New Delhi: Though India was among the first countries to be approached by the UK to negotiate a trade agreement, Graham Stuart, British minister for investment at the department for international trade, suggests that it is no more a priority country for such a deal. Stuart, who was in New Delhi to participate in the Global Mobility Summit, said the UK is currently reviewing its migration process, which may make it easier for Indian students to get working visas. Edited excerpts:
Is there growing tension in bilateral ties, with the UK refusing to act on India’s request to deny permission for a pro-Khalistan event, besides hosting financial fraudsters like Lalit Modi and Vijay Mallaya?
There are wrinkles in any relationship. We believe strongly in freedom of speech and, if some people are not advocating violence or breach of law, then they are allowed to express themselves, howsoever, unpopular that may be. The rule of law aspect also applies to the fugitives. I can’t comment on individual cases. What I can say is that we don’t offer any form of safe haven to those who break the law. Good thing about friends and allies is that you will have occasional differences of opinion, but that does not change the fundamentals of the relationship. The UK-India relationship is a very strong one.
Both sides in the past have expressed interest in having a free trade agreement (FTA) after the Brexit process is complete? How soon can the FTA negotiations start?
We have announced consultations with New Zealand, Australia and America. We have a shortage of bandwidth. For 40 years, we did not have a trade function, it was handled by the EU (European Union). We have the JETCO (Joint Economic and Trade Committee) meeting coming up later in the year. We will keep talking to India. The EU-India FTA negotiations have gone on for a long time. There are real opportunities for the UK outside the EU, and may be there are ways in which it is easier for us to do a deal.
So why a trade deal with India is no more a priority? When the Brexit talks started, India was one of the first countries that the UK had approached?
We are very keen to work with India. We are looking to do so in a number of ways. But you can have talks with a certain number of partners at a time.
India has also complained about the refusal of work visa to skilled migrants for minor offences, such as single cases of traffic violation or errors in filling up tax forms?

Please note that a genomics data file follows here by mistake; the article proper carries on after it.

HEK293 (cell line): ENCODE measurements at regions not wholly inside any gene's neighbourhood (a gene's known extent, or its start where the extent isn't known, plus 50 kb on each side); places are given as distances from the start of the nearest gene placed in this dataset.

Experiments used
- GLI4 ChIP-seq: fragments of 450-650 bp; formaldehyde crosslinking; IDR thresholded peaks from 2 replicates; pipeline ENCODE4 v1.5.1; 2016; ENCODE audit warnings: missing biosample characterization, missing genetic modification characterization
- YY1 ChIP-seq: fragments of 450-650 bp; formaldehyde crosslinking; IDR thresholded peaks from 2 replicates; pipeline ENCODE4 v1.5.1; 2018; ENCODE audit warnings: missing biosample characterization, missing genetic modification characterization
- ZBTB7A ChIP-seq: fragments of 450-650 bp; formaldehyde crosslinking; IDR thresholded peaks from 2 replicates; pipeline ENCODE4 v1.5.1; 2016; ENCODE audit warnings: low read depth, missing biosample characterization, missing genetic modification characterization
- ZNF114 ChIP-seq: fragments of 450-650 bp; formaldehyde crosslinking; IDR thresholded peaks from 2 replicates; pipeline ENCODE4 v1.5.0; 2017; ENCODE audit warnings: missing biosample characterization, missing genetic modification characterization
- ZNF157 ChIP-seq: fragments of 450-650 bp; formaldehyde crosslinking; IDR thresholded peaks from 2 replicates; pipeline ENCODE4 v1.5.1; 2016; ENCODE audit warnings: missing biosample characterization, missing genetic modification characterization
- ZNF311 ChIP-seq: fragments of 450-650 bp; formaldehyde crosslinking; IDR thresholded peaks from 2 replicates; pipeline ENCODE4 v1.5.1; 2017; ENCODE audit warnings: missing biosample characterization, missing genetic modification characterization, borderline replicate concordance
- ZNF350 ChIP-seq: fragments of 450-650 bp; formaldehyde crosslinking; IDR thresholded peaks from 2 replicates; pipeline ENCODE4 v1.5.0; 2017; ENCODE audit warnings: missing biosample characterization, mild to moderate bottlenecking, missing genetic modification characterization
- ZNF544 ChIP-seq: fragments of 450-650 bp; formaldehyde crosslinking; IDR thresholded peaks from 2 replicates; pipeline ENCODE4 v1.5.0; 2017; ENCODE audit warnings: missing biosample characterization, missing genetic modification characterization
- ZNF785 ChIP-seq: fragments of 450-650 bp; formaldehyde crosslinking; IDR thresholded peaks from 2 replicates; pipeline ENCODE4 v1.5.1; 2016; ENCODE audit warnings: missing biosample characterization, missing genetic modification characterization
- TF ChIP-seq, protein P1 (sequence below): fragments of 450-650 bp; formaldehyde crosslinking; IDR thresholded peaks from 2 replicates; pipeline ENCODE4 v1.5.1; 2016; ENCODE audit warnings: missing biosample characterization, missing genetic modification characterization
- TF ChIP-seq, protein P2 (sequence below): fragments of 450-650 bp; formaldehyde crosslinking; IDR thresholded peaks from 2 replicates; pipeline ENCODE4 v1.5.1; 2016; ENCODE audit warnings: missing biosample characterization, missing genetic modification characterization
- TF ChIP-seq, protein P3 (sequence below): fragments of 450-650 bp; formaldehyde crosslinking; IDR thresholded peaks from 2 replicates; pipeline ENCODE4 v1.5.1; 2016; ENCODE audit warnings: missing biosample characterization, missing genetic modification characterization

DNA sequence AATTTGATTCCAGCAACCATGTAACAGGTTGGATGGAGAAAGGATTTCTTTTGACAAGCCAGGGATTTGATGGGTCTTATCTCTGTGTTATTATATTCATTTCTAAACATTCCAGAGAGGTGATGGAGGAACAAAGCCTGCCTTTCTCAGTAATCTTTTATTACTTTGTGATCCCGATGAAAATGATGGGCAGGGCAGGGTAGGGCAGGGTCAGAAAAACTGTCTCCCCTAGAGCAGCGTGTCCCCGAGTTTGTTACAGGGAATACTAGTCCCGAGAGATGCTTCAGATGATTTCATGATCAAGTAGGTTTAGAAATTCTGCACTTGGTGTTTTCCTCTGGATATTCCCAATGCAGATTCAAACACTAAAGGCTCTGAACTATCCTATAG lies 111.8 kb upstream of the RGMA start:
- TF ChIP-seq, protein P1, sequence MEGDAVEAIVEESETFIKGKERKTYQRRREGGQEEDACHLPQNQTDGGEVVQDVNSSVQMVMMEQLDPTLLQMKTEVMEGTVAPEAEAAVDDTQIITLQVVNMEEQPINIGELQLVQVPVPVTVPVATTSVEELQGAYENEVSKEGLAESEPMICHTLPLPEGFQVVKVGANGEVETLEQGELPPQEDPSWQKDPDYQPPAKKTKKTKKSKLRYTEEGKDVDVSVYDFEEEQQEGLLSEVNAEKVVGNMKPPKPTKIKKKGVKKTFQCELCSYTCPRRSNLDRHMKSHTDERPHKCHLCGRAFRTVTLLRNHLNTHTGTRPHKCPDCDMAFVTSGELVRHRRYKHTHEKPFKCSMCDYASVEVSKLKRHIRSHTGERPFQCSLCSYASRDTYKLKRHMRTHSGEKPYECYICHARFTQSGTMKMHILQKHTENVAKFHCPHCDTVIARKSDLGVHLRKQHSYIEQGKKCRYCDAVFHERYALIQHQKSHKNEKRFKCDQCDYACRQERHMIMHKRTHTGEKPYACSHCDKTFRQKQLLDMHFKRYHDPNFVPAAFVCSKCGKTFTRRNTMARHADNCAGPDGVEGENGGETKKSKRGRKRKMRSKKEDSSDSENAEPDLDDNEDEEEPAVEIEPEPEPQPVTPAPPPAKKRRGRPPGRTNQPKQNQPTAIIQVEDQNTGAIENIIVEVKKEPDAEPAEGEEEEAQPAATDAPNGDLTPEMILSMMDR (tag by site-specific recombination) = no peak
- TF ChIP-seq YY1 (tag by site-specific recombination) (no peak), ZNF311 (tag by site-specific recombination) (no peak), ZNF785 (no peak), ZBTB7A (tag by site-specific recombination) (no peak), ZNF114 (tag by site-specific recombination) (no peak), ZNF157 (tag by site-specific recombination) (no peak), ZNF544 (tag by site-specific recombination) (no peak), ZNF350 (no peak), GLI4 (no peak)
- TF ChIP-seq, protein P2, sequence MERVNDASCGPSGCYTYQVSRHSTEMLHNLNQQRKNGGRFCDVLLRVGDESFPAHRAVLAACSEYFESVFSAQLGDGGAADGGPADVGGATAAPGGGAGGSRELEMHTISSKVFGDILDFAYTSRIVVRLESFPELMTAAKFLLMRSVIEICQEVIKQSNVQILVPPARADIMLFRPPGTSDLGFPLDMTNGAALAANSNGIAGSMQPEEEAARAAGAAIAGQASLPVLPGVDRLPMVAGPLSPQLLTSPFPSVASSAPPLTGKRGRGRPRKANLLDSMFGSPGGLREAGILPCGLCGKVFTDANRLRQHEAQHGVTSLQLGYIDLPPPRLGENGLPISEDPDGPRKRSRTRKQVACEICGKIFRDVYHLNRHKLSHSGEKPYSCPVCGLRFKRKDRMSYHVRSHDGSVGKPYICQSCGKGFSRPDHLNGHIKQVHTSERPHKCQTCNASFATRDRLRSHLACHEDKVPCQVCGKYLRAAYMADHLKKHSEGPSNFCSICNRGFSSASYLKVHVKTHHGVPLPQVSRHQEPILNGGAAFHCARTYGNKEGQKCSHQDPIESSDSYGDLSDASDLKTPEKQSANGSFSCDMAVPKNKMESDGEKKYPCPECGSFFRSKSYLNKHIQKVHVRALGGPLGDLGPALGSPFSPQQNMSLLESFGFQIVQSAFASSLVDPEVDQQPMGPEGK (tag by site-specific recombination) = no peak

One of the reasons these stories crop up is because of the large number of Indians who successfully gain visas to the UK. There are more ordinary business visas granted to Indian citizens than there are to the rest of the world put together. Nine out of 10 first-time applicants are granted visas. It is quite a fair system, which is open to and encouraging to Indian expertise. The reason we have so many Indians is because Indians add so much to our economy and to the mutual benefit to our two nations.
Though Indian students show great interest in studying in the UK, the visa rules are considered very stringent. UK’s visa policy requires students to return home at the end of their courses.
The number of students to the UK last year grew by 32% to 15,400 and we will love to have more. There is no cap on the number of Indian students coming to the UK. There is a boarder migration review, including the student issue, and a report is expected to be published this month. Given the tightening up of the system, we are seeing far fewer students overstaying. I can’t prejudge, it’s another department’s decision on this, but I think we are in a good place to hope and expect that we may be able to make further progress because we have got the conditions right now. People are behaving and going back home when they are supposed to. As long as they do that, then the system need not be so tight.
How do you assess the current bilateral relationship between India and the UK?
The relationship between Prime Minister (Narendra) Modi and (Theresa) May is very strong. We have a growing trading relationship, with the UK being the largest European investor in India 2010 onwards. Over that period, we are the third largest foreign investor in India, overall. I am delighted to say that Indian companies overwhelmingly favour investments in Europe. We have a symbiotic and strengthening relationship that is working at the level of businesses and politically, with real commonality of purpose between the administrations of Modi and May.
By when do you realistically expect the Brexit process to be completed?
We believe by the end of March, 2019. We have an implementation period, which runs through the end of the following year. But we will have a deep partnership with our European friends and allies, thereafter. But in terms of getting mutual advantageous deal, there are three key stages of negotiations. We have completed the first two stages on time. That does not guarantee that we will be able to bring the current round of negotiations to a positive conclusion. But we are increasingly optimistic that is what exactly we will be able to do, which will help give certainty to businesses in India and otherwise who are investors in UK. However, we believe that a no-deal is better than a bad deal. But because of mutual interests of both Brussels and London, we believe that a reasonable deal is in sight and that it can be secured and eventually will pass through the Parliament.